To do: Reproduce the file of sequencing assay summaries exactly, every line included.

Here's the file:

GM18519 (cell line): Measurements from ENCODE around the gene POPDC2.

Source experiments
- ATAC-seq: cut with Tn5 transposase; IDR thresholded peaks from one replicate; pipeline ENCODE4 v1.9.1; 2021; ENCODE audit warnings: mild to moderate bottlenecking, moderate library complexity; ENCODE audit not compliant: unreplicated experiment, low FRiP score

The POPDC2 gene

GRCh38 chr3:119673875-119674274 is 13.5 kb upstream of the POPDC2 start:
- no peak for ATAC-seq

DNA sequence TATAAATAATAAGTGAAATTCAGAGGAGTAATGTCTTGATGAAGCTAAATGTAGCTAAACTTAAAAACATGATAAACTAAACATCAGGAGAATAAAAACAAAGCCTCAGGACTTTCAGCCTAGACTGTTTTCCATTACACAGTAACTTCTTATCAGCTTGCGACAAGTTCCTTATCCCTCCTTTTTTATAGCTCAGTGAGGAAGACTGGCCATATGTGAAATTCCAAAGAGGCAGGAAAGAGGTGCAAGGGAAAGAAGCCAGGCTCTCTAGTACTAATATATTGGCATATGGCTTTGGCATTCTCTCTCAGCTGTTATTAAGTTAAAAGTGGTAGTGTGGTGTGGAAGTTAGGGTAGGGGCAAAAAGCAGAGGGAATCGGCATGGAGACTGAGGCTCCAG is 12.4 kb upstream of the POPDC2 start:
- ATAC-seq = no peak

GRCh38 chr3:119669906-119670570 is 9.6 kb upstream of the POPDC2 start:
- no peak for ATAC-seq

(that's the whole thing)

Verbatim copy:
GM18519 (cell line): Measurements from ENCODE around the gene POPDC2.

Source experiments
- ATAC-seq: cut with Tn5 transposase; IDR thresholded peaks from one replicate; pipeline ENCODE4 v1.9.1; 2021; ENCODE audit warnings: mild to moderate bottlenecking, moderate library complexity; ENCODE audit not compliant: unreplicated experiment, low FRiP score

The POPDC2 gene

GRCh38 chr3:119673875-119674274 is 13.5 kb upstream of the POPDC2 start:
- no peak for ATAC-seq

DNA sequence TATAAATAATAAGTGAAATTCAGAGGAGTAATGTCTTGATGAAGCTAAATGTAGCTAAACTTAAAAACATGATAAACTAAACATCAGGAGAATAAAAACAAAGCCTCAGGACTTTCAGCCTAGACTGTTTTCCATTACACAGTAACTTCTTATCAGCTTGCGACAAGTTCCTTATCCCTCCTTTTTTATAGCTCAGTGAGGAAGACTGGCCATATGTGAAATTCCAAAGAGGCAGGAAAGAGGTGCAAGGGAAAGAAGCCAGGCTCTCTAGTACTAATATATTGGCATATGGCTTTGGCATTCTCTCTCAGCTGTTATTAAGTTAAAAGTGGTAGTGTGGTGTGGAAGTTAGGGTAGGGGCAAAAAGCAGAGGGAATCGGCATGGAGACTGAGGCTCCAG is 12.4 kb upstream of the POPDC2 start:
- ATAC-seq = no peak

GRCh38 chr3:119669906-119670570 is 9.6 kb upstream of the POPDC2 start:
- no peak for ATAC-seq